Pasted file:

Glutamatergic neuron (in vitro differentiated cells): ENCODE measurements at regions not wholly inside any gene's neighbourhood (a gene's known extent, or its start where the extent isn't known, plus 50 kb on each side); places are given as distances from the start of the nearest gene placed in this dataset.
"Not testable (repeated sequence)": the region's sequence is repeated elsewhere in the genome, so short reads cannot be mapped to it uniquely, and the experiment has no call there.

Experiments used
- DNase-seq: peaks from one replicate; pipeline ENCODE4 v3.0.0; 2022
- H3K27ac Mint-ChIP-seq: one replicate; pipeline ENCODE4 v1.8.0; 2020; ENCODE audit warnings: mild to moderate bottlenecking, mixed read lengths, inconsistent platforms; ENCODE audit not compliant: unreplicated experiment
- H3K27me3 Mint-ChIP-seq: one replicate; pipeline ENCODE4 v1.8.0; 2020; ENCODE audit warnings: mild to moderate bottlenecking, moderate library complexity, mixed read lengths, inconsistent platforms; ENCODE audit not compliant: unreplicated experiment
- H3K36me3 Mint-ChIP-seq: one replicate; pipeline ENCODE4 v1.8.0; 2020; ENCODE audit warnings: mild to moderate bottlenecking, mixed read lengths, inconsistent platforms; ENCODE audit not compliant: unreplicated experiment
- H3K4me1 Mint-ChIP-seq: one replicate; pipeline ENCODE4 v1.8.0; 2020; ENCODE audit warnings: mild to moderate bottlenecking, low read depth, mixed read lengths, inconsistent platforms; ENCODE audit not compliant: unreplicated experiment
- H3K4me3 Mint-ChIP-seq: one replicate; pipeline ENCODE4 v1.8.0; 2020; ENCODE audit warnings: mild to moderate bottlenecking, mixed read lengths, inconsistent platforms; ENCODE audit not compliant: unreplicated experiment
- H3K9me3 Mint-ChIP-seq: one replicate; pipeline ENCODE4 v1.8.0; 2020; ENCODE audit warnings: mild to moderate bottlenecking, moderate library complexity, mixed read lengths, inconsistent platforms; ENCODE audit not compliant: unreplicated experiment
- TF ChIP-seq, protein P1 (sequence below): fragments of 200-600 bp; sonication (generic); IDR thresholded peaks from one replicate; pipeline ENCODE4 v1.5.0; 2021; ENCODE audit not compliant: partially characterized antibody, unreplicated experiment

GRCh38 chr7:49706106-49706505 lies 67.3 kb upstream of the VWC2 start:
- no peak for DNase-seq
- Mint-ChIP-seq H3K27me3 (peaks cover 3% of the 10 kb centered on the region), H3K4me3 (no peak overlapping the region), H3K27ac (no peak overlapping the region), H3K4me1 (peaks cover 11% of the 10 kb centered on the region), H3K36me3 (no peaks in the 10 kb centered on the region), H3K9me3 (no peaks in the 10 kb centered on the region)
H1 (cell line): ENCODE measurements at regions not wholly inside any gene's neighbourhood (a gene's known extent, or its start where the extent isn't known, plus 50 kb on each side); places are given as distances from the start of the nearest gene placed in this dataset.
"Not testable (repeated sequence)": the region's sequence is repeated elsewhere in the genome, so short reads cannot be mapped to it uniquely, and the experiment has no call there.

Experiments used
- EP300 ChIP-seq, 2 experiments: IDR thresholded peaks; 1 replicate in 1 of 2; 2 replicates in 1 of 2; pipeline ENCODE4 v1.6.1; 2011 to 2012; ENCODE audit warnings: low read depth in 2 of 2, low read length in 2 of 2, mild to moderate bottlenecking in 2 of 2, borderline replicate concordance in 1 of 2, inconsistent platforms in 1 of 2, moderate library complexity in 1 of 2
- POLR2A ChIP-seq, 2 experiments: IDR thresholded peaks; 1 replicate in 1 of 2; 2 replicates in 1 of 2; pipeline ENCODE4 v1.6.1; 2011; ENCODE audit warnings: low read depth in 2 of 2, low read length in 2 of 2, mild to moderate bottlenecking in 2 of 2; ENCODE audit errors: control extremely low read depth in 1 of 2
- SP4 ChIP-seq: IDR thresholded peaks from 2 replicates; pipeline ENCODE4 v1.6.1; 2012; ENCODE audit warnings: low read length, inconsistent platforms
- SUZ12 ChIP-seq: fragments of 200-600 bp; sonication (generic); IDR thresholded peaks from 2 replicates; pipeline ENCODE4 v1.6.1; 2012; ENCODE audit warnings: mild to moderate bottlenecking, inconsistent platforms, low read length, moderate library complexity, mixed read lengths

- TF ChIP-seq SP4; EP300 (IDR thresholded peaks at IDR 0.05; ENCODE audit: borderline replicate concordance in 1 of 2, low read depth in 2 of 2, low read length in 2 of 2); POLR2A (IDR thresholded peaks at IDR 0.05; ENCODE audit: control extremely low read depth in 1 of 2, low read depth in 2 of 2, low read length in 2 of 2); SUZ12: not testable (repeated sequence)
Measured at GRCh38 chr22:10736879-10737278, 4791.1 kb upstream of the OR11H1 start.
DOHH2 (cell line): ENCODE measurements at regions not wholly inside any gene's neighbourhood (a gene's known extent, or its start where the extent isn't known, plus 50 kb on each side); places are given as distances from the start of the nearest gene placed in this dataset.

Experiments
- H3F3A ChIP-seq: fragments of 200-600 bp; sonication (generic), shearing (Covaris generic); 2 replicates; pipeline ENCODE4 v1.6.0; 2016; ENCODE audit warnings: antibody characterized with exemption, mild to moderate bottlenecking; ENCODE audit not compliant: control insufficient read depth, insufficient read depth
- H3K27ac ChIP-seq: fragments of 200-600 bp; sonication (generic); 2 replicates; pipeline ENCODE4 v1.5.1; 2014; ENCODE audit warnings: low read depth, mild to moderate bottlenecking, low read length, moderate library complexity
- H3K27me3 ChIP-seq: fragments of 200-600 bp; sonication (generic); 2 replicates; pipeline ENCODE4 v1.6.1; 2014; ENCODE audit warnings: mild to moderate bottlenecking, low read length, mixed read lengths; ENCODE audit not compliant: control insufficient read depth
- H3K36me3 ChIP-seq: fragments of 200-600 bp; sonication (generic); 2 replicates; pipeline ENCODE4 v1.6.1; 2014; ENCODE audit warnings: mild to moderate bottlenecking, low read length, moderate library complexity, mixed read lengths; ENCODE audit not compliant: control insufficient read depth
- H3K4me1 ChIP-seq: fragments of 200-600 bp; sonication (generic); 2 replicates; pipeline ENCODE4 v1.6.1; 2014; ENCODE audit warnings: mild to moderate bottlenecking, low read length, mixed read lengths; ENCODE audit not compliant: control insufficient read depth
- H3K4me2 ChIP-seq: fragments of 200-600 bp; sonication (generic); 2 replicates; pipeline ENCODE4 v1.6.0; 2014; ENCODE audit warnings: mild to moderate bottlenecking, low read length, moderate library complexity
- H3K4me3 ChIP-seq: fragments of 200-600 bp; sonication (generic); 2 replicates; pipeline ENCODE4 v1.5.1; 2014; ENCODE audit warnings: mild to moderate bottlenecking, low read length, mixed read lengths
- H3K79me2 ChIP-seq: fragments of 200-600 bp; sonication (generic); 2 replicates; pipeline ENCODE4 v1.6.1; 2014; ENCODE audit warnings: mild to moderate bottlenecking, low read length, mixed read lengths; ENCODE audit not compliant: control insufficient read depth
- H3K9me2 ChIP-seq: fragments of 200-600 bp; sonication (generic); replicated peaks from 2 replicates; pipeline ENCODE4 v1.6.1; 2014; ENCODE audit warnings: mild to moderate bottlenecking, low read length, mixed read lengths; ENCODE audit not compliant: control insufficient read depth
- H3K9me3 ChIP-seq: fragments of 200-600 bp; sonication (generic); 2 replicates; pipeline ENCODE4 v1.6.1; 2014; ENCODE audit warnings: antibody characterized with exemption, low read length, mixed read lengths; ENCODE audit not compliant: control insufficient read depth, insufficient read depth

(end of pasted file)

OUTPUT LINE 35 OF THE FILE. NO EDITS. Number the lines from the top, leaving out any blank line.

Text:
- H3K9me3 ChIP-seq: fragments of 200-600 bp; sonication (generic); 2 replicates; pipeline ENCODE4 v1.6.1; 2014; ENCODE audit warnings: antibody characterized with exemption, low read length, mixed read lengths; ENCODE audit not compliant: control insufficient read depth, insufficient read depth